Ever since being a child I have always viewed numbers as positions on curving lines, and it was only about 12 years ago that I realised that most people don't actually do this. To me, the numbers one to twelve are represented by positions on a clock face (logically) and then the numbers 13 to 20 run vertically from the 12. Then each set of ten is a circle, loosely based on the clock face with the 6 at the bottom, but with the zero at the top. Each set of ten (21-30, 31-40, etc.) moves progressively to the left and then curving upwards from 60 to 100. The hundreds, thousands, hundred thousands, millions, billions, etc. and powers of ten follow the same pattern, except that the 1-6 on the clock face are upside down, so 600, 6000, 6 million, etc. occupy the central point of an S shape. I fear I could be losing my readership now, so I'll move on...
The practical implication of this is that I view every event in my life as a position, either located at the number which was my age at the time, or the number of the year at the time. If I think about my time at primary school in terms of my age, it occupies the clock face from 5 to 11; if I think of primary school in terms of the years (81-86), it occupies the right hand side of the '80s' circle, from zero to six. It may seem a bind to view things in this way, but it does make it very easy to remember such things as the years songs were released, as naturally they all have their positions too. Thus, I always relish the music round in a pub quiz!
It isn't just numbers that work this way. Days of the week, months of the year and the alphabet are the same. Saturday is always at the bottom of the circle for me and Tuesday at the top - the days run anti-clockwise. With the months (also anti-clockwise), the circle is a bit distorted - January is at the top right, then there is a long curve left and then down to August at the bottom left. Then the autumn months stack up vertically on the right hand side – well, it always feels uphill to Christmas, doesn't it?
Even the alphabet brings to mind a curve like an oxbow in a river. A-D occupy the first curve on the left hand side, E-R occupy the bulging middle curve and S-Z take up the final curve on the right. As you can see, the letters aren't evenly spaced - there is both logic and no logic to this way of thinking!
Thanks to the Internet, I discovered that this mode of thought is called 'spatial synaesthesia.' It is thought that as babies, our senses are a mishmash of inputs, where sounds can be perceived as colours, words as smells, etc. Most people lose these cross-associations entirely, but it is thought that those who don't lose all of them are 'synaesthetes' (yes, that's a real word!). Thus some people associate certain numbers with colours. If you put a triangle of twos in a grid of fives, most people will struggle to see the pattern, but somebody with 'grapheme-colour synaesthesia' will see the triangle straight away, as it will appear a different colour to them. Some people even associate personalities with different numbers. As a child, I can remember thinking of the number 5 as very mischievous (along with the colour yellow) and the number 7 as very respectable, but for me, these associations no longer exist.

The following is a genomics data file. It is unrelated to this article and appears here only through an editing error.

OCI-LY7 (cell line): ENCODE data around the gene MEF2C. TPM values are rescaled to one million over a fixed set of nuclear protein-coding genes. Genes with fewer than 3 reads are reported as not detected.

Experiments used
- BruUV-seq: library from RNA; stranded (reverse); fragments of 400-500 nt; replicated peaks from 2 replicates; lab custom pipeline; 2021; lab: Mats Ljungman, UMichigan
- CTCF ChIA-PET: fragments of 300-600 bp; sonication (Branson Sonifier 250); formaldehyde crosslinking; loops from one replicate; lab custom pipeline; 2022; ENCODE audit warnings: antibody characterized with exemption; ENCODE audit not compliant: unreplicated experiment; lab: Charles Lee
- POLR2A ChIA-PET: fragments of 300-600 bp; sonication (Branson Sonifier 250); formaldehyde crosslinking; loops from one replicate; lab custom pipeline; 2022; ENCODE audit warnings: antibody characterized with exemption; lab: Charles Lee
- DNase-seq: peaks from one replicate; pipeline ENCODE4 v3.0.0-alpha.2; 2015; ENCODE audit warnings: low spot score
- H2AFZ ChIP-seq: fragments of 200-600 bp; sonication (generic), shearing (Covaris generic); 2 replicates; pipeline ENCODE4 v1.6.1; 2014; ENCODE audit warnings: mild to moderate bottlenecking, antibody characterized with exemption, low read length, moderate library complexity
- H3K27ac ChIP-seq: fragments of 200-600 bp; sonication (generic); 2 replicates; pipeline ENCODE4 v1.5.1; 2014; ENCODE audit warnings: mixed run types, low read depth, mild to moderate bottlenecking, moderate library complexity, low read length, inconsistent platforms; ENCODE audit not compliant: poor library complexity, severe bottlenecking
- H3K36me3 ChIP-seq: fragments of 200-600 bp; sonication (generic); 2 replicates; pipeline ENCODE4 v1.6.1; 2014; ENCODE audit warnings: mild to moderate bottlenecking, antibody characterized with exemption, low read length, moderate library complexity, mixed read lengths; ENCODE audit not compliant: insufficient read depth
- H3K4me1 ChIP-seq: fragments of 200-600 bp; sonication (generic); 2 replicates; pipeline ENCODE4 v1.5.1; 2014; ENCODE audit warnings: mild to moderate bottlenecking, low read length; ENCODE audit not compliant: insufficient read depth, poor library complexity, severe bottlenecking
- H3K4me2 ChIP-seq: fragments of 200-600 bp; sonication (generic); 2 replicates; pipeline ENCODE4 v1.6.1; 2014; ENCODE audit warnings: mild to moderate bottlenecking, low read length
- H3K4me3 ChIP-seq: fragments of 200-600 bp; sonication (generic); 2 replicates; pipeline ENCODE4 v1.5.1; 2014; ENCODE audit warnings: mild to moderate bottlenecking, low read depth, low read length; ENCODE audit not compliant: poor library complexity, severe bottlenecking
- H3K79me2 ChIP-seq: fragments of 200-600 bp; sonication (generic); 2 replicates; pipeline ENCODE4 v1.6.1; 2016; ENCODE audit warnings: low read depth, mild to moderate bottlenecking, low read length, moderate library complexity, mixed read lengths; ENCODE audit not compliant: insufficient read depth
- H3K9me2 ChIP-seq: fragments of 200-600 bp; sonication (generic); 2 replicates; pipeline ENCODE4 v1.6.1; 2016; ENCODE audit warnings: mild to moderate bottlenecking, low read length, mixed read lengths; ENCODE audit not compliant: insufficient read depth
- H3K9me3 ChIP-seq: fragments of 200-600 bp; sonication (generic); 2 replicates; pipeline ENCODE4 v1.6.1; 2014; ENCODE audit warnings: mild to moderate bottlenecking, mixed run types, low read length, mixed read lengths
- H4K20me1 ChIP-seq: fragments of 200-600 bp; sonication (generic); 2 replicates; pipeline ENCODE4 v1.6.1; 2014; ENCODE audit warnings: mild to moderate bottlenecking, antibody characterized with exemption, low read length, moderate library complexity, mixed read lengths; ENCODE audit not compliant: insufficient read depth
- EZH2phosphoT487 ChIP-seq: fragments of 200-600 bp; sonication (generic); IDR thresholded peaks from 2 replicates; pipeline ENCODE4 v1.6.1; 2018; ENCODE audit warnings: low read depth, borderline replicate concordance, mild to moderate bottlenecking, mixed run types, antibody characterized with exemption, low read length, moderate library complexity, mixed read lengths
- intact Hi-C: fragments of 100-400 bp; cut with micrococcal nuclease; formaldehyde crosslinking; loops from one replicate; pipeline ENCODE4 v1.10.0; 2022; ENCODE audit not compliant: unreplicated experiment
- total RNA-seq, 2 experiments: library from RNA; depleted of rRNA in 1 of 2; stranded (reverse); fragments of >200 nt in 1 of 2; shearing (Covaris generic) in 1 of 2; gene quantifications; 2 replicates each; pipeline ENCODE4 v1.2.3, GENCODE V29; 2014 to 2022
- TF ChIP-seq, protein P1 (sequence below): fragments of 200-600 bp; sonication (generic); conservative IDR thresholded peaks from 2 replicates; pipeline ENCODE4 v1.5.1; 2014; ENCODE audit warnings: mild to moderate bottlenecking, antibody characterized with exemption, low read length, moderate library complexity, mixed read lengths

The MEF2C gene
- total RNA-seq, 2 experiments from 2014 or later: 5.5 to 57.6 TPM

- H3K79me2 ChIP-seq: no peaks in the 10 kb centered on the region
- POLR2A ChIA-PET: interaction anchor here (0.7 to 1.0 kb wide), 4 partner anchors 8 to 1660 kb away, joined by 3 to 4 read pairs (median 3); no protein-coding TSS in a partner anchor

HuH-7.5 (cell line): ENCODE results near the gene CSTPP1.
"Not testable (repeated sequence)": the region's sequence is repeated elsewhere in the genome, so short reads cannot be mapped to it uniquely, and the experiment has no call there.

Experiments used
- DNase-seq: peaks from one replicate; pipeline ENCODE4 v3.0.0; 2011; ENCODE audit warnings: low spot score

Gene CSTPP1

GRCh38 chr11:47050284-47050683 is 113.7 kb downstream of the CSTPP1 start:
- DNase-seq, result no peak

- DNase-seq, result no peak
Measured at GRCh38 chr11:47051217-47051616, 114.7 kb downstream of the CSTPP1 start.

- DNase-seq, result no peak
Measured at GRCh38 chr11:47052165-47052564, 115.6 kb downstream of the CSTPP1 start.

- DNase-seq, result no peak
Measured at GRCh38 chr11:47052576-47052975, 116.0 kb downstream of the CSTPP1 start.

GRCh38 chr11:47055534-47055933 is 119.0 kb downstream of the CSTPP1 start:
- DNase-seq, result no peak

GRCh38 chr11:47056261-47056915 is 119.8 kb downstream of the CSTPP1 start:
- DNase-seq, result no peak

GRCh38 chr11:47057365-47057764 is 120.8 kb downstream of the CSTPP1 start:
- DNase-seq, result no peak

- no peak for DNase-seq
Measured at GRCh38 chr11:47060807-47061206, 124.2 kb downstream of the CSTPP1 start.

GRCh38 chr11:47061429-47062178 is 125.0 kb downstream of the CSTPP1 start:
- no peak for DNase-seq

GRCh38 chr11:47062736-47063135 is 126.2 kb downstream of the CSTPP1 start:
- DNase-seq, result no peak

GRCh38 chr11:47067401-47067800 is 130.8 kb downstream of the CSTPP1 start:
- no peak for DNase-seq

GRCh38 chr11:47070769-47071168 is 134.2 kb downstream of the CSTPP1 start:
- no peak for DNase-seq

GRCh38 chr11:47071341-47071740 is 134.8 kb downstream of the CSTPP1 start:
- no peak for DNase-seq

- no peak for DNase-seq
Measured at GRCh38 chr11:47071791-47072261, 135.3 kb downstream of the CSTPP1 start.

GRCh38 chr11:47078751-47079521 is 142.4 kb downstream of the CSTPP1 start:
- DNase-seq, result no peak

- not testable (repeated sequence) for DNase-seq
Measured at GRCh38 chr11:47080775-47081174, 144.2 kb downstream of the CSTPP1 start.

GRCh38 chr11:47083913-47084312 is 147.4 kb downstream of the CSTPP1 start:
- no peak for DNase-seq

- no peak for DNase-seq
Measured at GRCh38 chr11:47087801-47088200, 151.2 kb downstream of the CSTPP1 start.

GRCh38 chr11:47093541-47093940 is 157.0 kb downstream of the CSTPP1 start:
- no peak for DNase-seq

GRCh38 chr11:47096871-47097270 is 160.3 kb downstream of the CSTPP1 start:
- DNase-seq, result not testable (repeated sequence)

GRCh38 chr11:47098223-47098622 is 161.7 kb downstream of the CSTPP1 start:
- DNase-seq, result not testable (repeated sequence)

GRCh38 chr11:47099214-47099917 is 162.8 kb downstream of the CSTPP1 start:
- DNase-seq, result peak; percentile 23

I have never had the 'seeing sounds as colours' experience myself (although I believe some folk try to induce such phenomena illegally), but some of my favourite music albums do always bring to mind a shade. Sorry, my references are very old, but Pink Floyd's Ummagumma album and The Beatles' Abbey Road (both from 1969) both bring to mind a dark green shade to me. But if you think about it, do we not all associate certain colours with certain moods, and therefore the music that invokes such moods? There is a whole genre called 'the blues' after all.
Some synaesthetes see all kinds of patterns when they hear music, which isn't anything vastly different from the kind of graphics you can get your computer to generate to accompany music. Indeed, certain songs do bring to mind a kind of illustration to me, such as the guitar noises in the creepy middle section of Pink Floyd's Echoes invoking thoughts of strange spiky lines springing up from the ground (another 'Stone Age' music reference for you). The musician Richard D James (aka Aphex Twin) is known to have been inspired by his synaesthesia (as well as lucid dreams) to have created soundscapes such as those in his 1994 album 'Selected Ambient Works Volume II.' The Russian author Vladimir Nabokov was also a known synaesthete by the way.
Back to the curving lines again, the songs on albums I've had a long time always seem to be arranged down one side and back up the other, like a loop, or alternatively as two parallel sides joined across the middle like the letter N. I guess younger synaesthetes would not have these perceptions as modern music formats don't have 'sides' in the way that vinyl records or cassettes did.
This may all seem very odd to somebody without such neural connections, but to a certain extent, I think everybody experiences a kind synaesthesia when they dream. The brain is filing away information during dreams, but in a way where everything is jumbled up. People from different eras of your life can intermingle for example, and places never seem quite the same as in reality. An experience I sometimes get is one of waking up laughing at some words that were said in a dream, but when I recall the words, there is nothing remotely funny about them. It's as though they have different associations to the subconscious, and therefore their own code of humour.
Well, I could write an entire article about dream phenomena too, but we'll leave it for now. I could be back with something along those lines soon, or indeed another biking write-up when we've moved a little downward and to the left along the circle of months!